The prickly poppy

Known by many names, the Mexican prickle-poppy is also called argemony (with all four syllables stressed), the thorn-apple (not to be confused with the daturas or jimsonweeds), goatweed, cardo santo, cardo amarillo, chicalote and herbe a femme. Seeds were first cataloged back in 1592.

Thomas Jefferson wrote about planting seed for this curious plant, noting the first flower on June 18, 1767. A month later, he reported a second bloom (all told, there were four that year). But Jefferson could never have imagined what the future held in store for the prickly poppy.

The scientific name is Argemone mexicana (the genus referring to the Greek word “argema,” meaning “cataract of the eye,” because at one time the juice of the plant was used to treat such disorders). There are about 40 species of these annual or perennial herbs (and one shrub), native to North and South America and Hawaii. They belong to the great poppy family, or Papaveraceae. Originally an American native, the plant is now a pantropic weed, having spread throughout the tropical and subtropical places of the world. It’s been naturalized in Brazil, Hindustan and Africa, and amazingly, seed has even made its way to India, where it’s called sialkanta or phirangi dhatura.

When pressed, the round, blackish-brown seeds yield a pale-yellow latex ooze that becomes argemone oil. A minor, semi-drying oil, it contains (among other alkaloids) two highly toxic substances: sanguinarine and dihydrosanguinarine. Ingested in sufficient quantity, they can produce vomiting, diarrhea, loss of vision, fainting and (unless the victim receives immediate medical attention) coma, followed by death. The latex is also considered a narcotic.

In India, unscrupulous wholesalers of rapeseed-mustard oil have sometimes used argemone as an adulterant. In September 1998, following a round of food poisonings in Delhi in which some 60 people died, the Canadian government warned its citizens not to consume any mustard oil, mustard-seed oil, or foods containing them, as they could be adulterated with argemone.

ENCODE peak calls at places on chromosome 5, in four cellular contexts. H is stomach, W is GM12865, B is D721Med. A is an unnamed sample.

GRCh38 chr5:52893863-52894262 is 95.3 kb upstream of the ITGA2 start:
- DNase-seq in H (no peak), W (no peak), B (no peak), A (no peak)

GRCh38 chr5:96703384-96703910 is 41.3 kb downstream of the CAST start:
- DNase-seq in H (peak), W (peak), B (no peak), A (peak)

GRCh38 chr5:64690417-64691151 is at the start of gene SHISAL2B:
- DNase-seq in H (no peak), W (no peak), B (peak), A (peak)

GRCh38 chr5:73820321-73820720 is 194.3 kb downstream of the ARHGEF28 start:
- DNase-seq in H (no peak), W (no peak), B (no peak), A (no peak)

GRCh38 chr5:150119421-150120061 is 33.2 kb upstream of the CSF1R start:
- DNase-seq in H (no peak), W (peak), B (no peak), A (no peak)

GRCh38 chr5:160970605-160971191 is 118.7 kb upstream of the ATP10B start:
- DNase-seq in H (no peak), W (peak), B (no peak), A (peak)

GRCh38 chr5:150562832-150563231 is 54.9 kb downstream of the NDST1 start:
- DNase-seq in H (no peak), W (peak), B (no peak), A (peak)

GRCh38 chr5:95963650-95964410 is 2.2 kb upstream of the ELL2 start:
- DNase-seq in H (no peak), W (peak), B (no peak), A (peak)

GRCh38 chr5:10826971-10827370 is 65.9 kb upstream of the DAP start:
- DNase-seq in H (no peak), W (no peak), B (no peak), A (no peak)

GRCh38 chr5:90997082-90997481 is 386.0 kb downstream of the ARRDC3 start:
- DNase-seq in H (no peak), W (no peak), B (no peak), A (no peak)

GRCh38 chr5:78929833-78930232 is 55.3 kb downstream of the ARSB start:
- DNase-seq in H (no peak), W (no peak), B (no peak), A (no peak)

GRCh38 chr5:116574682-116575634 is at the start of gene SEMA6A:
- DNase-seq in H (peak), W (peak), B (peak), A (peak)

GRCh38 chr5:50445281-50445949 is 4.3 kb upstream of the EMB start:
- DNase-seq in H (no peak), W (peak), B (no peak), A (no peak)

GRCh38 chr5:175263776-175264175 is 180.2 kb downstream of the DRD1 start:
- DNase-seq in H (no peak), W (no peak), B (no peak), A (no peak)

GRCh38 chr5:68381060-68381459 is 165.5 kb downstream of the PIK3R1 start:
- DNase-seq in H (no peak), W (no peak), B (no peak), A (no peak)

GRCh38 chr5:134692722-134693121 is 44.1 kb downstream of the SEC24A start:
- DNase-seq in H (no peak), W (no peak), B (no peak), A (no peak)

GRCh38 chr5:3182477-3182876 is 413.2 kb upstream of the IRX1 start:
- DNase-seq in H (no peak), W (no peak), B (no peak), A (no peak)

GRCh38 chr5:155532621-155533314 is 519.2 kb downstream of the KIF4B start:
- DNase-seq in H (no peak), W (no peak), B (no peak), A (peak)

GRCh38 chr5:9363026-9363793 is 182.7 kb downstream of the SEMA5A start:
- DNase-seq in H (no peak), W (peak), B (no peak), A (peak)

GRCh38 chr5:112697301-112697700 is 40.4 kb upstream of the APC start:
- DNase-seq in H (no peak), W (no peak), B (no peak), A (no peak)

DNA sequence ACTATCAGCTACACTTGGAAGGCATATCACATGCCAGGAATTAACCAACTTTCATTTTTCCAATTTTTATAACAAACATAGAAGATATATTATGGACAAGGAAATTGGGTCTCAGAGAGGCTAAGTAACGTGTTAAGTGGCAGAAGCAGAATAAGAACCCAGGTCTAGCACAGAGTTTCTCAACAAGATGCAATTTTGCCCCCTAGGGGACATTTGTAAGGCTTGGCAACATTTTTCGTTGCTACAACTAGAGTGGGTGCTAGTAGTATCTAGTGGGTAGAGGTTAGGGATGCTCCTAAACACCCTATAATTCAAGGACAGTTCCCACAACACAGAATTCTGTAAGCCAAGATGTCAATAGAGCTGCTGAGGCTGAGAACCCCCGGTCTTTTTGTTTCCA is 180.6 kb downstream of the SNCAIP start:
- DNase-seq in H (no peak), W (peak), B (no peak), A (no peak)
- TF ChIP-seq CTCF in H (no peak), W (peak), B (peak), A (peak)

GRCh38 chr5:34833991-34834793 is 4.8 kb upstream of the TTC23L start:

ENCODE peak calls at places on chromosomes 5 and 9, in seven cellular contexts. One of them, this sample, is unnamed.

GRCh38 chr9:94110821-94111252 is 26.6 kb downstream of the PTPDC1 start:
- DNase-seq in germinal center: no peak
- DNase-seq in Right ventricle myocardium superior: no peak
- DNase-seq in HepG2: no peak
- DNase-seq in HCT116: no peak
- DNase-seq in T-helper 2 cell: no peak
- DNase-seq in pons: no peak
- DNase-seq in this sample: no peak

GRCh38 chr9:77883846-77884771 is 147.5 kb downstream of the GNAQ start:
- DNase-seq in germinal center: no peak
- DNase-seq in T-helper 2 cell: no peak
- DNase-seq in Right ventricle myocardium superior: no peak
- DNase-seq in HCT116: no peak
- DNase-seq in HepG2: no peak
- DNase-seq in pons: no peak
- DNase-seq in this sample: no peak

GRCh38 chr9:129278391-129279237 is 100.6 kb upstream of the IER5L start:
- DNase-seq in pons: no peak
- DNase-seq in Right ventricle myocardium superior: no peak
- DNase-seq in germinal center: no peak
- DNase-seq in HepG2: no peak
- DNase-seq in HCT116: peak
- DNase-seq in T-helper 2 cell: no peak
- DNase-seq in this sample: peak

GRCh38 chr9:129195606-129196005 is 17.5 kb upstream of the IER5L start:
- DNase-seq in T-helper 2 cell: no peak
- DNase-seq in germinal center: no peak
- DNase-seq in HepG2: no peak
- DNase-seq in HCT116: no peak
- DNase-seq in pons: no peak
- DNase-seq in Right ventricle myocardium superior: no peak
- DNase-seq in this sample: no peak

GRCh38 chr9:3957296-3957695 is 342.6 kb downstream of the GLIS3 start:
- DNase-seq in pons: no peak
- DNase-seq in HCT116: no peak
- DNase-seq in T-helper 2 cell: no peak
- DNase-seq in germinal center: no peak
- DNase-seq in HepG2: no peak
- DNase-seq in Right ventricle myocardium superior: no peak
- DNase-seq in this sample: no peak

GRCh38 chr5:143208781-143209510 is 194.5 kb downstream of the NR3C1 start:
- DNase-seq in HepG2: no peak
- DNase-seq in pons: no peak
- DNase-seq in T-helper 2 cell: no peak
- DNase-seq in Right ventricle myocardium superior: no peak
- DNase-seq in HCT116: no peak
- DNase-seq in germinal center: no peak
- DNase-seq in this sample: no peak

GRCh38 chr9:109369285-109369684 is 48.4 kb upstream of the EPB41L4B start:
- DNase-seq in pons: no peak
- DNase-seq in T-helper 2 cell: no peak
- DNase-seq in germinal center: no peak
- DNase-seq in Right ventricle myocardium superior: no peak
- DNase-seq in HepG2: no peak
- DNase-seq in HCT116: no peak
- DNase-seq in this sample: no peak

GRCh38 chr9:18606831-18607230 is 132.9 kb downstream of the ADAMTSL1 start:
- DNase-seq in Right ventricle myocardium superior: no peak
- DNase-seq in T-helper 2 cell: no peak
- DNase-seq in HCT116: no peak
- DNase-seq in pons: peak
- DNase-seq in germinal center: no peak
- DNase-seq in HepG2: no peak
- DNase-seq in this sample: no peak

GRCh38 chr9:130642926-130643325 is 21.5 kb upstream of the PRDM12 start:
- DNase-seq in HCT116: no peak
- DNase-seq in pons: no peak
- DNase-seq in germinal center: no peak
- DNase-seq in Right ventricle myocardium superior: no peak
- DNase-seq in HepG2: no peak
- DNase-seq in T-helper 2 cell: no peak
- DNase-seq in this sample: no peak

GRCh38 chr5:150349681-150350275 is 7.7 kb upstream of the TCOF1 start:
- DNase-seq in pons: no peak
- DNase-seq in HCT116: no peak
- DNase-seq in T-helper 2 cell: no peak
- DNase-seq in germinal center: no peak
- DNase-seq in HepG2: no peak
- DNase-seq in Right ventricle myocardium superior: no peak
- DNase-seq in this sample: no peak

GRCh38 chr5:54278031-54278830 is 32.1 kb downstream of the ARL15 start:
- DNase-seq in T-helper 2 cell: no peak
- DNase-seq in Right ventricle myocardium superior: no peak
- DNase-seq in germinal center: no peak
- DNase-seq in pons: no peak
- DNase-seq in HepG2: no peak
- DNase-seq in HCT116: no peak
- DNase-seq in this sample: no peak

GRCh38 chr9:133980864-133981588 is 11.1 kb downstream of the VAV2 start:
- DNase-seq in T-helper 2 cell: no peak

In India, meanwhile, an argemone detection kit has been developed that uses a fluorescent chemical to detect the presence of argemone oil in mustard oil with a sensitivity of 0.01 percent.

As with opium poppies, of course, the plants grown in a garden setting would be hard put to injure, much less kill, the folks who grow them. It takes hundreds of plants, plus very scientific processing, to produce enough poison to be dangerous. And believe me, once you spot the spines on this plant, you know it’s not to be taken lightly.

Sow the seeds directly into the ground where you want the plants to grow as they, like all poppies, have a long taproot that does not take to transplanting. Soil fertility can be low, but good drainage is a must. Seeds will germinate in the cool weather of fall or in early spring, forming lovely rosettes of an intense silvery blue.

As spring passes into summer, 2- to 3-foot stems appear from the center of the plant, which bear the large, bright-yellow blossoms.

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